Editor’s note: I will be updating with tips or stories on a weekly basis during my 3- month volunteer stay in Savarsai, India. Thanks for reading!

By |November 22nd, 2010 |Categories: Mumbai |62 Comments

Mumbai Says Hi

My perilous journey from Mumbai to the site of my volunteer work, Savarsai. The rules of the road? There are none.

And scenes of Mumbai. Mind blowing to say the least.

A wonder I survived, but here I am with more tidbits to come!

By |November 16th, 2010 |Categories: Mumbai |19 Comments

Passports With Purpose & Win a Pair of Keen Shoes!

You might ask –  why care?

Why should it matter what happens to a group of people halfway across the world from you? When it’s more vital to concentrate on your own family’s needs. To keep afloat after the 2008 economic crash.

It matters because what happens in an unseen, far away land affects us all.

The world is no longer defined by the boundaries of your neighborhood. Borders have tumbled down across continents. When earthquakes level homes and kill hundreds in Haiti, that impacts us all. When contaminated water floods the Danube and surrounding area, rendering farmland useless, it’s something we can’t ignore.

Those were my exact thoughts when I heard Passports With Purpose were seeking bloggers to fund raise this year. Rather than use my passport for tourist pleasure, it occurred to me that it could be used for so much more. That’s what triggered my escape from the corporate world. My time and contribution felt cheap, utterly wasted.

Anyway, this post isn’t about my redemption, but someone else’s.

Passports With Purpose 2010

This year we are proud to lend our blog voice to helping LAFTI raise $50,000 to build a village for Dalit women and their families in Kathur, Tamil Nadu, India.

LAFTI (Land for Tillers Freedom) mission is to empower Dalits, a lower caste dubbed the “untouchables”.  This caste has suffered for several years under severe social, economic and physical abuse. Dalit women are targeted viciously, as women’s rights begins to take shape in India.

LAFTI works with varying levels of government and financial institutions to purchase land for Dalit families. They also assist with land distribution and cultivation, housing construction, adult training and youth housing and education.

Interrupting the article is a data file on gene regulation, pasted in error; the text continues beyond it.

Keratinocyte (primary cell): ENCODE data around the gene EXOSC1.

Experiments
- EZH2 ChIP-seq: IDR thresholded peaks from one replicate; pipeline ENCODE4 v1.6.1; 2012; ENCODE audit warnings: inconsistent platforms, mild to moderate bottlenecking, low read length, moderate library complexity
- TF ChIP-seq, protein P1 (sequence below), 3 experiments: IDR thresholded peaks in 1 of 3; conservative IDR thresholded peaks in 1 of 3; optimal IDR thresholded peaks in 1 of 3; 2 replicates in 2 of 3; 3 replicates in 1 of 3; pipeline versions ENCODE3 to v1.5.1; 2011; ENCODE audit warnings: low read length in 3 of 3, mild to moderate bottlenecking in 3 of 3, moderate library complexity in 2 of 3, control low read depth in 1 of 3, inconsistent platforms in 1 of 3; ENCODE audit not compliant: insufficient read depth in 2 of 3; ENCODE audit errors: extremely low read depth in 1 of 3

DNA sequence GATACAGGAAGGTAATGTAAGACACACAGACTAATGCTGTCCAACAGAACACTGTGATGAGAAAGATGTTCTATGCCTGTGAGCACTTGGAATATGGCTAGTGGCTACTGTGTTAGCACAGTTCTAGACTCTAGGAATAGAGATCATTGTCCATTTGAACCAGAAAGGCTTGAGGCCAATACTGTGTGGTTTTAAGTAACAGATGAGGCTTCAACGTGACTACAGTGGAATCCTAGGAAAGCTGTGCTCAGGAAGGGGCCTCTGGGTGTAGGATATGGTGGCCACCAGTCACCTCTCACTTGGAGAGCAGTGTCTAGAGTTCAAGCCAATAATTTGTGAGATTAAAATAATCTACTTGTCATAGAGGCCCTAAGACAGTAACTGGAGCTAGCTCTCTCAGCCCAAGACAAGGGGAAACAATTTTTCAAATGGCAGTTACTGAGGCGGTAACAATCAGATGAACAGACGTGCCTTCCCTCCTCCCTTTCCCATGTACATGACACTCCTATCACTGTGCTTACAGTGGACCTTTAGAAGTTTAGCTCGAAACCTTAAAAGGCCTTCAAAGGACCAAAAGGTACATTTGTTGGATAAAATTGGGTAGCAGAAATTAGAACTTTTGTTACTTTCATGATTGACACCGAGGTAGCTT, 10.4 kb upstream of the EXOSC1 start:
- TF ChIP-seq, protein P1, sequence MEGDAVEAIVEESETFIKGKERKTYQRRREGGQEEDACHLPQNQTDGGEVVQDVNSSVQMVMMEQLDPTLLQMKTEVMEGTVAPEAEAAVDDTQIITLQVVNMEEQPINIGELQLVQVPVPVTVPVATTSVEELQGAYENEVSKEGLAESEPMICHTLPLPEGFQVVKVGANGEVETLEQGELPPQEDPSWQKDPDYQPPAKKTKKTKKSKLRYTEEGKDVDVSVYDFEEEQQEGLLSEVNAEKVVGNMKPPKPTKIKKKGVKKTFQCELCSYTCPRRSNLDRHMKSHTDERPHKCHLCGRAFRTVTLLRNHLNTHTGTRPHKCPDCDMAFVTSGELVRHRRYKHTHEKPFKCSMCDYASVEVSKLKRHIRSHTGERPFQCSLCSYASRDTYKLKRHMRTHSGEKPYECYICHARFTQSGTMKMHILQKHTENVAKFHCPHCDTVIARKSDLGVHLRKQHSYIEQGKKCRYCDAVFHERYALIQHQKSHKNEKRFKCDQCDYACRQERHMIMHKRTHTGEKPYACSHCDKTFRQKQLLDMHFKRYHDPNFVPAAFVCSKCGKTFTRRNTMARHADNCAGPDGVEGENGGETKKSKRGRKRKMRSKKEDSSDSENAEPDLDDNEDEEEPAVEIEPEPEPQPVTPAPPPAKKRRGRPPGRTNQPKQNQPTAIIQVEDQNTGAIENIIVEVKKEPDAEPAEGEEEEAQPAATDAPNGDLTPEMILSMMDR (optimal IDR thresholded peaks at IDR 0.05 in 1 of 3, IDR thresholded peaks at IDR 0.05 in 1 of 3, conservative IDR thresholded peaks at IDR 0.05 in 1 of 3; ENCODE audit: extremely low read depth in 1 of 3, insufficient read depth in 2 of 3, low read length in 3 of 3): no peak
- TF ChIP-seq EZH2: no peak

Each house costs about $2,000 to build.

Need a Traghee?

How to Contribute

Starting November 15, 2010 the general public can contribute $10 increments by donating here. Be assured, your donations go directly to Friends of LATFI, a 501(c)3 organization. Donations close on December 13, 2010, so don’t hesitate and start donating now!

Why bother? You could win a pair of Keen Shoes!


How about a Hoodoo Lace Up?

How the Draw Works

Starting today, the Passports With Purpose website will show a list of prizes available, with a link back to each travel blogger’s website. For each $10 donation you make to LAFTI you will be entered to win a prize of your choice.

What that means is you can make multiple $10 donations towards your cherished prize or make one $10 donation for a prize. Another strategy is putting $10 or more on several prizes that whet the appetite.

If you prefer to make a direct donation to LATFI and forgo a prize (why you would is beyond me), click here: donate without choosing a prize.

Venice – perfect for any hard core traveler

The Giveaway – Keen Shoes!!!

KEEN Inc., manufacturer of hybrid footwear, socks and bags, is an outdoor brand that delivers innovative hybrid products, enabling outdoor enthusiasts to live an active lifestyle. Founded in 2003, KEEN was first recognized for its Newport sandal, which featured patented toe protection technology.

The company strives to demonstrate integrity and leadership, especially on social and environmental commitments, while promoting a vibrant, inclusive community that attracts all kinds of outdoor enthusiasts. Through its giving program Hybrid.Care, KEEN supports a variety of social and environmental organizations around the globe.

Based in Portland, Oregon, KEEN products are available in more than 5,000 retail locations in more than 50 countries – including the United States, Canada, Australia, New Zealand, Asia, Central America, South America and Europe.

The lucky winner of this prize will be given a coupon code and can choose any pair of shoes from Keen’s catalogue!! Visit for more details.

Maybe you’re traveling to a hot and humid country next year, which involves some sturdy sandals. Or you are finally planning that dream trip to climb Mount Everest, a pair of winter hikers would come in handy. Whatever your travel needs entail, this prize is a blank slate.

Overall value of the prize is $110 to $220.

I’m the proud owner of a pair of Keen Newports and am wearing them right now in India. They are robust, protect my feet, and are made of AEGIS Microbe Shield lining, to help prevent odor, staining or deterioration. I adore them. And for a woman with flat, flat feet they are immensely comfortable!

Whatever your needs, my personal endorsement of Keen is solid. They work for the curious, adventure seeker.

Final Words